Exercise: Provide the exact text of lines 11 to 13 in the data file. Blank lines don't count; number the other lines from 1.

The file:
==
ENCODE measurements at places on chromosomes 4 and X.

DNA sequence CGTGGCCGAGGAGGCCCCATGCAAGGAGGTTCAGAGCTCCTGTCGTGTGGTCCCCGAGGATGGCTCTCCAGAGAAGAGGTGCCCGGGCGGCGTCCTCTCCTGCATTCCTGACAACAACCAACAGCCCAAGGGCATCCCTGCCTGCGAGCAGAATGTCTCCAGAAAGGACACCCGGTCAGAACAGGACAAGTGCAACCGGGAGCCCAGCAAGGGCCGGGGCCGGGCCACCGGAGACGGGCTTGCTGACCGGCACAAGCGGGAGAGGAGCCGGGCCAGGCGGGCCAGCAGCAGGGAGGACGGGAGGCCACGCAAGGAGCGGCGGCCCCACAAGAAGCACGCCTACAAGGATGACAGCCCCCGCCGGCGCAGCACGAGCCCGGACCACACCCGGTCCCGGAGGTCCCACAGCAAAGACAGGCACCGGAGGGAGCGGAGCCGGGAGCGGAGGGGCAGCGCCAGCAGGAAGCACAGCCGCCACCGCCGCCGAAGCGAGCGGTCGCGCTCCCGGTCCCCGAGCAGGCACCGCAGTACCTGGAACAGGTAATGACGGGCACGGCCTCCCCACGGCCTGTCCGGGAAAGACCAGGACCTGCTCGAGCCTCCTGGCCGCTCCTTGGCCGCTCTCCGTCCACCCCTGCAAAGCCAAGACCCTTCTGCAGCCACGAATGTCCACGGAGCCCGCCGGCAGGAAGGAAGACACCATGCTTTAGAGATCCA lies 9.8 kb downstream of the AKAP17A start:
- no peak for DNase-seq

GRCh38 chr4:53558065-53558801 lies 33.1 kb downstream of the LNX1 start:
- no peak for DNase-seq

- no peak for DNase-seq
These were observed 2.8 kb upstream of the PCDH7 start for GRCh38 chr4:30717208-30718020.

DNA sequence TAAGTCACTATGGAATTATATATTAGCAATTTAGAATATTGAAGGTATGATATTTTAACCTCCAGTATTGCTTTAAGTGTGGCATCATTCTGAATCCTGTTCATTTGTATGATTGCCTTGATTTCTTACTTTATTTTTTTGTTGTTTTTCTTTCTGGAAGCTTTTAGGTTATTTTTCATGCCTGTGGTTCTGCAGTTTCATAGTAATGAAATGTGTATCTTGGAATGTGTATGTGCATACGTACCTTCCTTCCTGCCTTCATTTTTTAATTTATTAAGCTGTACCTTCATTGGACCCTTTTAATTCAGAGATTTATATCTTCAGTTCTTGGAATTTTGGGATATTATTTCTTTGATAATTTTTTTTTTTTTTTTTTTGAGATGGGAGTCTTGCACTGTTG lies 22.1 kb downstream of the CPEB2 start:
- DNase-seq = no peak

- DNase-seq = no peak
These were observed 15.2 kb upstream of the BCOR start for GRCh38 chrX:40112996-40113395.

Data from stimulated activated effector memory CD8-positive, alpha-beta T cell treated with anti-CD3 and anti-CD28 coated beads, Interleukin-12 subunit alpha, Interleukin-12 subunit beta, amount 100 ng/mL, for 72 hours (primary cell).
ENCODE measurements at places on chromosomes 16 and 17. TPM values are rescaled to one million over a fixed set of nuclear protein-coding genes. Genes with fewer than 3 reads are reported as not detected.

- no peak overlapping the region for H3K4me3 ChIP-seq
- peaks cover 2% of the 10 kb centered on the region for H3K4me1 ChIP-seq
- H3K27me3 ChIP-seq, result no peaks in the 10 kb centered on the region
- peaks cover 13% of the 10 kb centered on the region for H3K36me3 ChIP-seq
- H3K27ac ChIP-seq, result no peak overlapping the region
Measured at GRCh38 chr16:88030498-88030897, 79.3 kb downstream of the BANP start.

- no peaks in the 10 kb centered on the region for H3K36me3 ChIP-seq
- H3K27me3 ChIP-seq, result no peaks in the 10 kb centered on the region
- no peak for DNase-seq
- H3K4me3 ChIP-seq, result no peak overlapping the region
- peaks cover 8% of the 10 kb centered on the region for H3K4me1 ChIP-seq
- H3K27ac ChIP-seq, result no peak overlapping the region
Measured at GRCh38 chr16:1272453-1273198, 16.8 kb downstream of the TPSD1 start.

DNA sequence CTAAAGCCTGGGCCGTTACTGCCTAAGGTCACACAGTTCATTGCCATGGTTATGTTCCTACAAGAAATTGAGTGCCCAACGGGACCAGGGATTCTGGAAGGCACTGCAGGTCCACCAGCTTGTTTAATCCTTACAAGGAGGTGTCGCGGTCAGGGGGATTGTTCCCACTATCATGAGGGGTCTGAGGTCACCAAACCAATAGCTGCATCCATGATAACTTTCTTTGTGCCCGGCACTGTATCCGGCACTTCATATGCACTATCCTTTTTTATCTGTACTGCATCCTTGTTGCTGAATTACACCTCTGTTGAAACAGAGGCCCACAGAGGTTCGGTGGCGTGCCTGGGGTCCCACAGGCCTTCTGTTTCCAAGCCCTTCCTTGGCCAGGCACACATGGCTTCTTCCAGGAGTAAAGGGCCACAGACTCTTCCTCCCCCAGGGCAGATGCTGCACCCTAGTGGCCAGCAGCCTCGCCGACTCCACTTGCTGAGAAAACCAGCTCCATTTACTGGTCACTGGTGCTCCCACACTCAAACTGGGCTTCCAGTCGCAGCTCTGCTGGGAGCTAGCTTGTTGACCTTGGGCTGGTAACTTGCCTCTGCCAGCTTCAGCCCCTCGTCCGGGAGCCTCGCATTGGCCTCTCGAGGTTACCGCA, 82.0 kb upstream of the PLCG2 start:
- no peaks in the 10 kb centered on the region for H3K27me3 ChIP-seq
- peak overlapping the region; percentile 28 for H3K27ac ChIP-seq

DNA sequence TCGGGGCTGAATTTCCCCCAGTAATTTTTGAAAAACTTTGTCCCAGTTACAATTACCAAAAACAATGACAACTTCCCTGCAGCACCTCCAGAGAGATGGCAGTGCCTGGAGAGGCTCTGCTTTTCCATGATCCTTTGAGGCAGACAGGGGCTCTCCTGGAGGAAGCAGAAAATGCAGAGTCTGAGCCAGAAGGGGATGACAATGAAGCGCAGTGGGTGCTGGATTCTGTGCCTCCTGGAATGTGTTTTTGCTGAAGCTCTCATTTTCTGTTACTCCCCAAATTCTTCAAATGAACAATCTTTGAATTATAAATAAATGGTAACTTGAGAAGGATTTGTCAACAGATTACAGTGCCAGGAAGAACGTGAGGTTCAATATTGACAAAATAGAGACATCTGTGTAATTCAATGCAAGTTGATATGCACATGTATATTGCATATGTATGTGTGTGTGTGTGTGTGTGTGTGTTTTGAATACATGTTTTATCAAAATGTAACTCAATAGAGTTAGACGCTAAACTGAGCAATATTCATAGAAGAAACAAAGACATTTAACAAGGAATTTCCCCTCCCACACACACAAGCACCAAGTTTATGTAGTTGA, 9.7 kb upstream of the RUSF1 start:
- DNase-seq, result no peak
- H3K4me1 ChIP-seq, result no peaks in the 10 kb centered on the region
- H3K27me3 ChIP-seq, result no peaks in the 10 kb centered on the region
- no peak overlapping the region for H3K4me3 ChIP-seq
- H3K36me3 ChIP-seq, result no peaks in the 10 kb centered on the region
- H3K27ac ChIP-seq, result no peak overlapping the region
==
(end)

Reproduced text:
These were observed 15.2 kb upstream of the BCOR start for GRCh38 chrX:40112996-40113395.

Data from stimulated activated effector memory CD8-positive, alpha-beta T cell treated with anti-CD3 and anti-CD28 coated beads, Interleukin-12 subunit alpha, Interleukin-12 subunit beta, amount 100 ng/mL, for 72 hours (primary cell).
ENCODE measurements at places on chromosomes 16 and 17. TPM values are rescaled to one million over a fixed set of nuclear protein-coding genes. Genes with fewer than 3 reads are reported as not detected.